8. Incubation can be done initially in an oven on the proofing setting (if your oven has that) or in an oven with the light on and the door slightly open. For various reasons I decided to build my own tempeh incubator using rigid 1″ foam insulation board (sold in 24″ squares for projects; three of those square provide enough, once cut, to make an excellent incubator — details at the link). I lay the bag on a raised rack over a seedling warming pad (see link), whose thermostat lets me regulate the temperature.
  9. Incubate at 88ºF (31ºC) until Rhizopus is well started. This will take at least 12 hours and maybe 24 or longer. My most recent batch took 18 hours before the mold started to appear. Eventually you will see white patches of mold — it will look as though there are steamy spots inside the bag. At that point reduce the thermostat to 77ºF (25ºC) and allow the batch to continue to work for another 24-48 hours.

    For the first few batches I did not reduce the temperature, and as a result the mold spored, which results in dark grey or black areas. The tempeh is still good and perfectly edible, but some find the black spots off-putting. That hasn’t happened since I started reducing the temperature once the mold is established.

    Note: I found 3-cup batches were best removed from the incubator altogether — that batch size generates enough heat that it needs to be in the open air. Put the batch on a rack that holds it above the table. That transition generally happens after day 1. I go for 3 more days, 4 overall from start to finish.

    I’ve noticed that when the batch is out in the open on the rack, sometimes gray areas will appear on the bottom where the fungus has starter to spore. When I see that, I turn the batch (the slab in its Ziploc bag) over, and the gray areas are soon overgrown, white with a new mycelium covering. I usually turn the slab about every 8 hours.

  10. When you consider the batch done, remove the block of tempeh from the bag and cut it into pieces that will fit your storage containers and refrigerate it.

Regarding temperature

For a 2-cup batch (a batch made from 2 cups of uncooked beans), after initial incubation at 88ªF, I just reduce the thermostat to 77ºF and finish the batch. When I made a 3-cup batch (2 cups uncooked black beans and, cooked separately, 1 cup black rice), after the initial incubation at 88ºF, I found that it was best to remove it from the incubator altogether and put it on the table, on a rack that held it above the table, and just it go for the rest of the time — four days is what I usually do. See the discussion of temperature in this post. Update – The  3- cup batch came out fine.

Use in cooking

I usually cut off a piece and fry it like a hamburger patty in a little olive oil and use it to top a dish. If the piece is thick, I cut it in half to make two thin pieces. After frying a piece of tempeh, I sometimes cut it into squares to use like croutons in a salad. Or I dice the tempeh and cook with with a few chopped cherry tomatoes and onion chopped fine. You could sprinkle squares of fried tempeh with salt and some garlic powder to add flavor, or marinate them (see the recipe for tempeh bacon). I also make tempeh breakfast sausage and tempeh bacon. Sometimes I dice a portion and use the pieces in a stir fry, stew, or chili.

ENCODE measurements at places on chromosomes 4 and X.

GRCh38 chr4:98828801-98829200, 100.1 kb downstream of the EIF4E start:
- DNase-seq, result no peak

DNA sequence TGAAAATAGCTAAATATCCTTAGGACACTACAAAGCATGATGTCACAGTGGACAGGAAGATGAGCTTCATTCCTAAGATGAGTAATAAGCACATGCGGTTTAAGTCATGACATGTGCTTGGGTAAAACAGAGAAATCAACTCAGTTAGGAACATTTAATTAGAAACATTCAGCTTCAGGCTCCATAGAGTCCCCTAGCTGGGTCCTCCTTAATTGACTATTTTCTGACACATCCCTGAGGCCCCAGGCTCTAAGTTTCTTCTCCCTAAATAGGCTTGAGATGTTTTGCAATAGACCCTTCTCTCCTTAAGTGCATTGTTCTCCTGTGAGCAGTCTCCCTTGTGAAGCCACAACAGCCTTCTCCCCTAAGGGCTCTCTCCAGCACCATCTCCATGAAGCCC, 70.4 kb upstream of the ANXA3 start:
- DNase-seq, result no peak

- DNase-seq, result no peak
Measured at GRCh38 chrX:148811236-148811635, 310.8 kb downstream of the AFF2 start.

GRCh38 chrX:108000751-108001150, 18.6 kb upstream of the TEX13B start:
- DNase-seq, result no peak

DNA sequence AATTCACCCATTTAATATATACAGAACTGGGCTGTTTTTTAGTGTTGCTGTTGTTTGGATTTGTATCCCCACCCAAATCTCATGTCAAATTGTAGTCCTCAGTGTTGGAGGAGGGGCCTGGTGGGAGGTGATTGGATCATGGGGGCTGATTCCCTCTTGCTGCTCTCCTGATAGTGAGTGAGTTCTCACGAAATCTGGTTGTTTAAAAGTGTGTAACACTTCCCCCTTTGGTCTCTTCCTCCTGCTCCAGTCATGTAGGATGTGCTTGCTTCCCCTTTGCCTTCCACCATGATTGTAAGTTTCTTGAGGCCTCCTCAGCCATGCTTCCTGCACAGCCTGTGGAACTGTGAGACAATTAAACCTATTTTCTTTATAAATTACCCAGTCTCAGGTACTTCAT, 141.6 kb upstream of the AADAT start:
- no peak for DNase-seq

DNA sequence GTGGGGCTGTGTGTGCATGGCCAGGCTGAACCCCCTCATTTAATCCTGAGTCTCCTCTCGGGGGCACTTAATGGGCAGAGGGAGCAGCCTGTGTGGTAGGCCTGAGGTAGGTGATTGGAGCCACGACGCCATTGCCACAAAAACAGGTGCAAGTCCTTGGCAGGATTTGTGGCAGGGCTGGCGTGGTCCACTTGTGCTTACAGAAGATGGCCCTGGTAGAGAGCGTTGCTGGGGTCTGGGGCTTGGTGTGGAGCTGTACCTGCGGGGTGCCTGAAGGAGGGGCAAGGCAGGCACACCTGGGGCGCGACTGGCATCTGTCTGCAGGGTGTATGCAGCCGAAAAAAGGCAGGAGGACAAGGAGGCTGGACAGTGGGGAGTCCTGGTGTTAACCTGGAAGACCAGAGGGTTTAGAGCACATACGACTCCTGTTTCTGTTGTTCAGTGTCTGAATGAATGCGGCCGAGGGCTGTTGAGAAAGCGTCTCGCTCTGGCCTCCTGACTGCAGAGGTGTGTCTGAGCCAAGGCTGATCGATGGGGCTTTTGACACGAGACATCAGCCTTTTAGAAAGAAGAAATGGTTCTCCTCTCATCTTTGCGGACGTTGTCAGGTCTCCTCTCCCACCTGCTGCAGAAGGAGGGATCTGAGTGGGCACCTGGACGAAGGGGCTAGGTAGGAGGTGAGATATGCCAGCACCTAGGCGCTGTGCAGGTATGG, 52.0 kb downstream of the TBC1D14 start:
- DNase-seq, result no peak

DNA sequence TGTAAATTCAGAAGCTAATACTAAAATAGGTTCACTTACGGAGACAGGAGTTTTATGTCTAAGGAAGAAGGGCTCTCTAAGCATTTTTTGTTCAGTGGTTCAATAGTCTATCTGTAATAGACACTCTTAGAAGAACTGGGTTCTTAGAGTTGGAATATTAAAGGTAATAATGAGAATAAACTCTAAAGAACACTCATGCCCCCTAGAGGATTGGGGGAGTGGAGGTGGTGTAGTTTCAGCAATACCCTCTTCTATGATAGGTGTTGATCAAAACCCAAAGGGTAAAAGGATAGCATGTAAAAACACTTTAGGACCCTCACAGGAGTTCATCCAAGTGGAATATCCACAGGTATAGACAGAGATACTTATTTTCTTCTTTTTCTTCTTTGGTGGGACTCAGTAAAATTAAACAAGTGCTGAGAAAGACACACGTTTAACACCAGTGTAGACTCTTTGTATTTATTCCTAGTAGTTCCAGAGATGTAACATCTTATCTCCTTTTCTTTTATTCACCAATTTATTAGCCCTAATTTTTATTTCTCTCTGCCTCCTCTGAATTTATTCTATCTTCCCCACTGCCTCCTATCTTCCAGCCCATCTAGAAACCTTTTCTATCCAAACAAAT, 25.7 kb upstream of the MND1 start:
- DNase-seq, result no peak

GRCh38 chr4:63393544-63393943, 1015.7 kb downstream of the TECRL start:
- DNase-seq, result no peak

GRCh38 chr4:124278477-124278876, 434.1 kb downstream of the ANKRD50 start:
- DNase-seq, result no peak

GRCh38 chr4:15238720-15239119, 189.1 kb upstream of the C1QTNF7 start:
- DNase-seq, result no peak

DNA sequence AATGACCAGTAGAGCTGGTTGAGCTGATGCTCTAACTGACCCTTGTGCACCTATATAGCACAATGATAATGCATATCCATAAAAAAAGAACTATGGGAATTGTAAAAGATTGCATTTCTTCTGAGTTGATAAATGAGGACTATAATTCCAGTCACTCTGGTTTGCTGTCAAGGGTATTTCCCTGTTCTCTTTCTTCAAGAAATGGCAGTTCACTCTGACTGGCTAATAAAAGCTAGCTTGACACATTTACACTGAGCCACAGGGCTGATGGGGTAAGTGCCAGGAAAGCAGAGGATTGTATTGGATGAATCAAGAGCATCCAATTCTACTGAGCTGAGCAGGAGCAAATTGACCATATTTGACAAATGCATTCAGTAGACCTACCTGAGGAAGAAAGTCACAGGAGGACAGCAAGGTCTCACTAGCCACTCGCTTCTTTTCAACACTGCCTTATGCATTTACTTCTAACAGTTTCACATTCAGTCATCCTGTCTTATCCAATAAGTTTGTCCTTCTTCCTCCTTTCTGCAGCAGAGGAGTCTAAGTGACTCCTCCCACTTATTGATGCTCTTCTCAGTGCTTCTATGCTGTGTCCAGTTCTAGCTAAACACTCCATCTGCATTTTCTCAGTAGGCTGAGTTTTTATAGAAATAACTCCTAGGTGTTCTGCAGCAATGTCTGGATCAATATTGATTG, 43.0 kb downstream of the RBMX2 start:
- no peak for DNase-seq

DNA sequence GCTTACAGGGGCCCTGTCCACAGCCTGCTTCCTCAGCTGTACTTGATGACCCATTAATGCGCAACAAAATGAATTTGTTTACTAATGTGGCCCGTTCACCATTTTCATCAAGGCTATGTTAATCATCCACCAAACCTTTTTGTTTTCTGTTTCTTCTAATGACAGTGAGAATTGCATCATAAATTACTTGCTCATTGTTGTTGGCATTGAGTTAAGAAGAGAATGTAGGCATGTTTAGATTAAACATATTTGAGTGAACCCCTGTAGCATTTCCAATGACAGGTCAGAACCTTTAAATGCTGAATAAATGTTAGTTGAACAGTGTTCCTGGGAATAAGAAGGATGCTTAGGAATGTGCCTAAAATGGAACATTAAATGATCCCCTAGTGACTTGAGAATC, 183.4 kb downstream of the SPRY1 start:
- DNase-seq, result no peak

Here’s a 2-cup batch of soybean tempeh in process in my homemade tempeh incubator. The left photo was taken after about 12 hours at 77ºF (25ºC). I let it work for 24 hours more, and the result is shown on the right.

The difference between eating tempeh and eating mushrooms

At right is a piece cut from the above batch of soybean tempeh — the first batch where I knew exactly what to do and why. (The photo looks a lot like a candy bar, doesn’t it? But those are soybeans, not peanuts.)

The short, soft velvety coating is like the covering you see on Camembert, though the fungus on tempeh is Rhizopus oligosporus, and the fungus on Camembert (and Brie) is Penicillium camemberti. In either case, beans or cheese, the fungus colony forms a soft white crust. The job of Rhizopus, however, differs from that of Penicillium: the fluffy, white mycelium of Rhizopus welds the together beans to create an edible “cake.”

The fungus is why tempeh is more nutritious than edamame: with tempeh, you consume both the bean and the fungus mycelium. Note the difference between Rhizopus and the fungi we eat as mushrooms. When you eat mushrooms, you eat the spore-bearing bodies of the mycelium and don’t even see the mycelium, the actual fungus of which the mushroom is merely the “fruit” that bears the spores. In the case of mushrooms, the mycelium remains hidden underground — but when you eat tempeh, you eat the mycelium itself.

The Rhizopus sporing bodies don’t even appear if the tempeh maker knows what he’s doing (as I now do). They form when the tempeh is incubated at too high a temperature. Though edible, their appearance (black or dark gray) is off-putting to some. To prevent sporing, keep the incubation temperature at around 77ºF (25ºC) once the tempeh fungus colony is established. In the photo of the sample above, the snow-white mycelium is clearly visible.

Written by Leisureguy

8 June 2021 at 1:24 pm